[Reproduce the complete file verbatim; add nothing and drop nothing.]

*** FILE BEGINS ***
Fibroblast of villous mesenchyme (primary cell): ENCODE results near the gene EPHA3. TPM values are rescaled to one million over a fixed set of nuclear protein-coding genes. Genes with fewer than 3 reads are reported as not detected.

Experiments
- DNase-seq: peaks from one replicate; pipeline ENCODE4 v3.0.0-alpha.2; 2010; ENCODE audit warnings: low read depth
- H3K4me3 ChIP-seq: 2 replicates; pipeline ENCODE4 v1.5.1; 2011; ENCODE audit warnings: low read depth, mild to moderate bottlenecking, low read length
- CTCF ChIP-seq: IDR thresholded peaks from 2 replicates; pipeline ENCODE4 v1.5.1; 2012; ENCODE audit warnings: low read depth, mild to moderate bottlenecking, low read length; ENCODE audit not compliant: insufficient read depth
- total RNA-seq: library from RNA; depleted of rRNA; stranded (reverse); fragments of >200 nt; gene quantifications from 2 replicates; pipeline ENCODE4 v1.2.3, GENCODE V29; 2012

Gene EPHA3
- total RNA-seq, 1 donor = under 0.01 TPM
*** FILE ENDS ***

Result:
Fibroblast of villous mesenchyme (primary cell): ENCODE results near the gene EPHA3. TPM values are rescaled to one million over a fixed set of nuclear protein-coding genes. Genes with fewer than 3 reads are reported as not detected.

Experiments
- DNase-seq: peaks from one replicate; pipeline ENCODE4 v3.0.0-alpha.2; 2010; ENCODE audit warnings: low read depth
- H3K4me3 ChIP-seq: 2 replicates; pipeline ENCODE4 v1.5.1; 2011; ENCODE audit warnings: low read depth, mild to moderate bottlenecking, low read length
- CTCF ChIP-seq: IDR thresholded peaks from 2 replicates; pipeline ENCODE4 v1.5.1; 2012; ENCODE audit warnings: low read depth, mild to moderate bottlenecking, low read length; ENCODE audit not compliant: insufficient read depth
- total RNA-seq: library from RNA; depleted of rRNA; stranded (reverse); fragments of >200 nt; gene quantifications from 2 replicates; pipeline ENCODE4 v1.2.3, GENCODE V29; 2012

Gene EPHA3
- total RNA-seq, 1 donor = under 0.01 TPM